“We are pleased with the three-year blender pump tax credit and will work with marketers to try and take full advantage of these increased incentives to convert to blender pumps. ACE is also grateful that the Small Ethanol Producer Tax Credit, which is crucial for many of our independent and farmer-owned members, was extended for one year as well as key cellulosic biofuel provisions. ACE will work with Senators Thune and Klobuchar to support enactment of this legislation by the end of July.”
“Senators Thune and Klobuchar worked tirelessly to help shape a compromise that will benefit all Americans,” said Growth Energy CEO Tom Buis. “This proposal will benefit consumers at the pump, reduce our dependence on foreign oil by investing in next generation biofuels, and make a significant contribution to reducing our nation’s budget deficit.”
“This bipartisan effort to find common ground is the kind of sensible policy making American voters desperately want from their elected leaders,” said Bob Dinneen, President and CEO of the Renewable Fuels Association. “However, the RFA and the Advanced Ethanol Council have concerns that a cap on the the development of cellulosic ethanol sends the wrong signal to the market.
“A particularly important part of this agreement is the commitment to continue the evolution of the industry to new technologies and new feedstocks for cellulosic ethanol,” added Dinneen. “We are pleased the agreement recognizes the importance of cellulosic ethanol by committing $305 million to this effort. However, we are concerned that capping cellulosic ethanol development sends the wrong signal and we will continue to work with the Congress and the Obama Administration to address this anomaly in as this process continues.”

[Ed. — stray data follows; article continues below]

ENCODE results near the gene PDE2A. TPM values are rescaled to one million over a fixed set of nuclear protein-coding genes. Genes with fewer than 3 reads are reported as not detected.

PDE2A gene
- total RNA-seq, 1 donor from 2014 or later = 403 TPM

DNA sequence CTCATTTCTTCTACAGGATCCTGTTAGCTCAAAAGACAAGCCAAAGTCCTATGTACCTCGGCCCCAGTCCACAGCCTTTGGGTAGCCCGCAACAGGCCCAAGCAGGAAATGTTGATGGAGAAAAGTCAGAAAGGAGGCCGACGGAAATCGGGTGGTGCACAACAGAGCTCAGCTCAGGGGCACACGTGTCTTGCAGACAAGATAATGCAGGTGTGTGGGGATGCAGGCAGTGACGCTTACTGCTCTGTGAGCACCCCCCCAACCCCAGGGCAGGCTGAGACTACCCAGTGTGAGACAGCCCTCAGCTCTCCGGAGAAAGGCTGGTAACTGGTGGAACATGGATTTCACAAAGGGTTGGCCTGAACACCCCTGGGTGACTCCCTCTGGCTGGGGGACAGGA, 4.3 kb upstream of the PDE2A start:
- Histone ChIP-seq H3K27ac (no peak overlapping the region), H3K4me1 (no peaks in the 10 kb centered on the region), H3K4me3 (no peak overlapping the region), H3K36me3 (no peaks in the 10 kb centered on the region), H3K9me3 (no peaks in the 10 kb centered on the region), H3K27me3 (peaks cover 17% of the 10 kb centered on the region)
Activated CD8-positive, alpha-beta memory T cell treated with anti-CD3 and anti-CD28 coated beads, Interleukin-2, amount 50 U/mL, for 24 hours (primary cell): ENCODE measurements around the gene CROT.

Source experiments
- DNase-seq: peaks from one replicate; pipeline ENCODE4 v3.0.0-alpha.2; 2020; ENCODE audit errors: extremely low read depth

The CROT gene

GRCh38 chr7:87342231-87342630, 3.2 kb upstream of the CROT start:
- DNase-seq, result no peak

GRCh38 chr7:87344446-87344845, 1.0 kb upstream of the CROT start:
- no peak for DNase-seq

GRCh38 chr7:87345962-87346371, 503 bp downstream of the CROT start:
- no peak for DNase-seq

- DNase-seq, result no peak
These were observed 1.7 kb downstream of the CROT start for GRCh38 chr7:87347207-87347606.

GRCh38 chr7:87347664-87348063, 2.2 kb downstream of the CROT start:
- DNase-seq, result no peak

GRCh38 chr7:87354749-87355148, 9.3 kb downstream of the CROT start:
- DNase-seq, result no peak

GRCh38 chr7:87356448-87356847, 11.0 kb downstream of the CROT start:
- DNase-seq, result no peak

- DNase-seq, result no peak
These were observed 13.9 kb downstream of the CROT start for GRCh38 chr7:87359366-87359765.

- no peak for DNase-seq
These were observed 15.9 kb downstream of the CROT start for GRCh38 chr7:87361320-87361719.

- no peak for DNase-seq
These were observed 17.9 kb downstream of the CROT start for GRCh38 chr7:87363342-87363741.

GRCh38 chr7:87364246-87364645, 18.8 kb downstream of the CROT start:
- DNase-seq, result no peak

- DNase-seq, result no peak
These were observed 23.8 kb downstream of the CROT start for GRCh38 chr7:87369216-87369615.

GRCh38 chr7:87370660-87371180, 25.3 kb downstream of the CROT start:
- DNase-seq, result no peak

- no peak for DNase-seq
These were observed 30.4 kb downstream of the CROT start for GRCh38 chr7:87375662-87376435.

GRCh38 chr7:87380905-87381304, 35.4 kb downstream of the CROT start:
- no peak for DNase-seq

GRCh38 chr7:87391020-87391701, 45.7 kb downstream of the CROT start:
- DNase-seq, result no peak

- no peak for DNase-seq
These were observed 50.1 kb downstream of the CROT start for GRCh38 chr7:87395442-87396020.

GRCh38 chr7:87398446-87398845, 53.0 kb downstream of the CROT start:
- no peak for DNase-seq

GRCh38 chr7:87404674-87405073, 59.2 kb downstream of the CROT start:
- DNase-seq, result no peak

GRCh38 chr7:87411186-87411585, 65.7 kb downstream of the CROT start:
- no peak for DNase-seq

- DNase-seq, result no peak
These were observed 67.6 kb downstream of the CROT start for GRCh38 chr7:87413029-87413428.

“This is not the perfect compromise, but it does demonstrate the willingness of American ethanol producers and advocates to do their part to address budget concerns while not sacrificing the progress and evolution of the industry. I would challenge other industries to step up to the plate in the same manner. The status quo of American energy and tax policy simply won’t work.”
"The final compromise reflects both the importance of the ethanol industry to achieve energy independence and the need for fiscal responsibility,” said Bart Schott, President of the National Corn Growers Association.
“NCGA is grateful to Senators Thune and Klobuchar for the hard work and dedication they have put in to reaching a final deal. There are many positive components of this compromise that are important to the ethanol industry and rural America,” added Schott.
Additional details of the Thune/Klobuchar compromise include:
Extends the existing alternative fuel station tax credit to include blender pumps and extend the credit through 2014 by using 2011 funding only; modify the tax credit to allow for ethanol blends between E15 and E85; and clarify that entire cost of dual-use blender pumps qualify for the credit rather than the incremental cost.
A taxpayer may take a 20 percent tax credit for the installation of alternative fuel infrastructure, up to $30,000, including E85 (85 percent ethanol and 15 percent gasoline) infrastructure. This credit is currently scheduled to expire on December 31, 2011. Other fuels that are eligible for the credit include electric charging stations and natural gas refueling stations.
Small Producer Ethanol Credit
Credit for Production of Cellulosic Biofuels and Special Depreciation Allowance for Cellulosic Biofuels Plants
Modify and extend through 2015 the existing $1.01 per gallon tax credit for cellulosic biofuels that would otherwise expire on December 31, 2012. This is done by using 2011 funding only.
Includes a depreciation allowance for cellulosic plants, and the definition of cellulosic biofuels will include fuels made from algae.